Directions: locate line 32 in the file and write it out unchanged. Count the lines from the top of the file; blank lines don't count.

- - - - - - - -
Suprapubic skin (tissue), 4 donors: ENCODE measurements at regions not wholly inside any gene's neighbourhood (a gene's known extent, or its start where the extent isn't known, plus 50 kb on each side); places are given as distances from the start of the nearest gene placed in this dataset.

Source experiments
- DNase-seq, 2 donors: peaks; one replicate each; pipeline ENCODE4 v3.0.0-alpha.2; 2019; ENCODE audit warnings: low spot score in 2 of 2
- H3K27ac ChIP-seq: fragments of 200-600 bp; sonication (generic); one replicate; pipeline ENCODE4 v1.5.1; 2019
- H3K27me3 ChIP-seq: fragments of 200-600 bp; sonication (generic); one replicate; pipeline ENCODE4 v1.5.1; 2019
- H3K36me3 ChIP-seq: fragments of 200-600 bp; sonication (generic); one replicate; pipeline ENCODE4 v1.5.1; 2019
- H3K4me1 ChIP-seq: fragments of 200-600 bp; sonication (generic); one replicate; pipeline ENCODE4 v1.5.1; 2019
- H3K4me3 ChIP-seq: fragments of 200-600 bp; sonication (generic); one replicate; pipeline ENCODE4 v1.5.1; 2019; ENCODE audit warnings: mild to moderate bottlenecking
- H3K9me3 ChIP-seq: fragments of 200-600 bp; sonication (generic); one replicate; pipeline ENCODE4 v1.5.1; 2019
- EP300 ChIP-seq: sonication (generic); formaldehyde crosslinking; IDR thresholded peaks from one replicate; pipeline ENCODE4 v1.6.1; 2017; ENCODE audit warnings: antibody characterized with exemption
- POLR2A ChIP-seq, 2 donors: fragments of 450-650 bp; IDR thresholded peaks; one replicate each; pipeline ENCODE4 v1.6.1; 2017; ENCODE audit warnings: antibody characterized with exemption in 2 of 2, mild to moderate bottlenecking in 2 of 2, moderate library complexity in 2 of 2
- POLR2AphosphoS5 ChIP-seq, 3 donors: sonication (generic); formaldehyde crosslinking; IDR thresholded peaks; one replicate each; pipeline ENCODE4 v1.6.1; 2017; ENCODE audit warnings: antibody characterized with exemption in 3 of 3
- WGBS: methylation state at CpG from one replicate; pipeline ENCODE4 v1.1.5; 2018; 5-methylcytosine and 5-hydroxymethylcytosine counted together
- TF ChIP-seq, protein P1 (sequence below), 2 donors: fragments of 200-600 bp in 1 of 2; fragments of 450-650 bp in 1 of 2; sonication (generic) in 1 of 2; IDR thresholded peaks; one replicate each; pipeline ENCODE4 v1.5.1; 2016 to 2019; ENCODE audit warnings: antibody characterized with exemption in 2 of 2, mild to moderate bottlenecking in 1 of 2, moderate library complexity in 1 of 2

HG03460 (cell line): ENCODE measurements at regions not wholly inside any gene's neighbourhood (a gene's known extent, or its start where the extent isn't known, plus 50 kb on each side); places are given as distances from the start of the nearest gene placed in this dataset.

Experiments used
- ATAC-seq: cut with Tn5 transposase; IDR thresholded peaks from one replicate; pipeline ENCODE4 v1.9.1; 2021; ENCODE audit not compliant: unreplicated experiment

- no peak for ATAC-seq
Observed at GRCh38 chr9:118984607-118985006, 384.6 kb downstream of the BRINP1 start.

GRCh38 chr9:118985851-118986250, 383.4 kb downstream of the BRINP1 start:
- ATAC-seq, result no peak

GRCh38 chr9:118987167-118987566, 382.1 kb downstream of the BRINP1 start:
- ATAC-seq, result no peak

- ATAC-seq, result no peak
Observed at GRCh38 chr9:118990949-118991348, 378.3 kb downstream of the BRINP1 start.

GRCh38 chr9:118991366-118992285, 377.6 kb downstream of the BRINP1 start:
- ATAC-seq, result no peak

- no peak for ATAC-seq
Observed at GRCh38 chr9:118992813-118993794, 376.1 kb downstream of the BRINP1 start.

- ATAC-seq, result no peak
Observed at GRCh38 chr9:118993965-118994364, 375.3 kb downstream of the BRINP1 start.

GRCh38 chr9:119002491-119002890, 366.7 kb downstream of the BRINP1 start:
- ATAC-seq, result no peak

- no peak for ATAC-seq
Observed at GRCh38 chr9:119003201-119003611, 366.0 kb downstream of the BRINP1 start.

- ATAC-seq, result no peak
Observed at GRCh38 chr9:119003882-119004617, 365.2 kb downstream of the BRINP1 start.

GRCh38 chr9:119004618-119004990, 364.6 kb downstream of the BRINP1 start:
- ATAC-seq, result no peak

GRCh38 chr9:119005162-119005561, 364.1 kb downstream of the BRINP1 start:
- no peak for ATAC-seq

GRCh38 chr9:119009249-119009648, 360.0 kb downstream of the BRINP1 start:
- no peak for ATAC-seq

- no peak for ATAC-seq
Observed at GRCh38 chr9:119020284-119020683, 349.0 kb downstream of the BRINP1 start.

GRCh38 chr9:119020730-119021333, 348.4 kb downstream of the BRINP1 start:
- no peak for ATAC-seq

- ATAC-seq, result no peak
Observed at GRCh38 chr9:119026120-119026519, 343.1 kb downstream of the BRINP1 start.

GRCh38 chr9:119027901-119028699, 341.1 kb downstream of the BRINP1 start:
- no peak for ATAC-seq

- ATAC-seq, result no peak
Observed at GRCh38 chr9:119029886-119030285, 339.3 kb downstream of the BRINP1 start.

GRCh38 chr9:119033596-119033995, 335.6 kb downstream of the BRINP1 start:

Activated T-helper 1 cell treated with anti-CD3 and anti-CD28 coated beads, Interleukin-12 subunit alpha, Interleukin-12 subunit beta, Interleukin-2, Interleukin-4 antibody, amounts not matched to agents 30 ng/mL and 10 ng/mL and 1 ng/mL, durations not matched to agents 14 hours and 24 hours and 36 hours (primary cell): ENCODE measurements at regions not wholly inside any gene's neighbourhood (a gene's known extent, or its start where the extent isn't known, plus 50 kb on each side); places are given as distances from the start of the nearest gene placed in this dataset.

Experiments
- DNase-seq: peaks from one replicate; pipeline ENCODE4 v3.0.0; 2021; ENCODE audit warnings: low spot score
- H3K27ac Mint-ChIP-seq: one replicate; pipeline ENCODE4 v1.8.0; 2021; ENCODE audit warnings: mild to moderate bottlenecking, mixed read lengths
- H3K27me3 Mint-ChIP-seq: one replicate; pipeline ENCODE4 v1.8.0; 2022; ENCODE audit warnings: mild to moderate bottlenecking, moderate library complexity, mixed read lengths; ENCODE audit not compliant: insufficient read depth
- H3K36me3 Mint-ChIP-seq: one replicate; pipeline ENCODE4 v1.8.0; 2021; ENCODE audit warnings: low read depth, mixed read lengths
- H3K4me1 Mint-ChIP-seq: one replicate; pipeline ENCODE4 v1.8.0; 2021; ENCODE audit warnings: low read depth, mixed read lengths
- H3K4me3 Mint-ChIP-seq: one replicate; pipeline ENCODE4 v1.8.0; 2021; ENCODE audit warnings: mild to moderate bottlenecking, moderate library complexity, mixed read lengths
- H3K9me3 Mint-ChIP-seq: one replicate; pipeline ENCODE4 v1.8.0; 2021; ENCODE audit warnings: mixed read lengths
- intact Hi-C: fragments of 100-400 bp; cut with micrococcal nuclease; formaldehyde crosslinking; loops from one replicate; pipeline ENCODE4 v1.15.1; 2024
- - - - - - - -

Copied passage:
GRCh38 chr9:119002491-119002890, 366.7 kb downstream of the BRINP1 start: